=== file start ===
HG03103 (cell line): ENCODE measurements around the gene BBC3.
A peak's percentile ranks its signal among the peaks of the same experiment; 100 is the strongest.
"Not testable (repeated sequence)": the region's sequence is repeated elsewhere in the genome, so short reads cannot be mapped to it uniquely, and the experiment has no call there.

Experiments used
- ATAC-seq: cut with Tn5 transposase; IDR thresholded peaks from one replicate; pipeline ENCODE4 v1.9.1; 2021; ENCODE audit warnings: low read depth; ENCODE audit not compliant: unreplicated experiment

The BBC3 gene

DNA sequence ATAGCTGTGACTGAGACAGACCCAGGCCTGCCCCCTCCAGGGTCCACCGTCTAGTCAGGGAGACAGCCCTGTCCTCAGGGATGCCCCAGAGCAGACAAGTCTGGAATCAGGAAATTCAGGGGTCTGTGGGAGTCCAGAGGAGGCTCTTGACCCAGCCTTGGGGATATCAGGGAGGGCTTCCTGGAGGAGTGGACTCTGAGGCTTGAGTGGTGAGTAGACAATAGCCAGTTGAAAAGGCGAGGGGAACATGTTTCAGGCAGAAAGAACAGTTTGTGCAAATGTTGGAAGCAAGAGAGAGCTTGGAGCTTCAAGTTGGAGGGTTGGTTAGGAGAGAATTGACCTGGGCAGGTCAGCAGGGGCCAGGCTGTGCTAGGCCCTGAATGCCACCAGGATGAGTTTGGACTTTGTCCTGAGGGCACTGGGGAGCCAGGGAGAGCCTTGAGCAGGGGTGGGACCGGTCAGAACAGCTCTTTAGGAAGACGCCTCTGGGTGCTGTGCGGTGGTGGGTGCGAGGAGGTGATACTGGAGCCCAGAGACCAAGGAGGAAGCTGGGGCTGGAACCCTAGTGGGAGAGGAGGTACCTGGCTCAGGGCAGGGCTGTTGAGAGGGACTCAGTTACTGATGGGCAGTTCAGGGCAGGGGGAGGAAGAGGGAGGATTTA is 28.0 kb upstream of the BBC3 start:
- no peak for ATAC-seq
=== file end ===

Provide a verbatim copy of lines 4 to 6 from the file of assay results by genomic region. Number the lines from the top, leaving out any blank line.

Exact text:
Experiments used
- ATAC-seq: cut with Tn5 transposase; IDR thresholded peaks from one replicate; pipeline ENCODE4 v1.9.1; 2021; ENCODE audit warnings: low read depth; ENCODE audit not compliant: unreplicated experiment

The BBC3 gene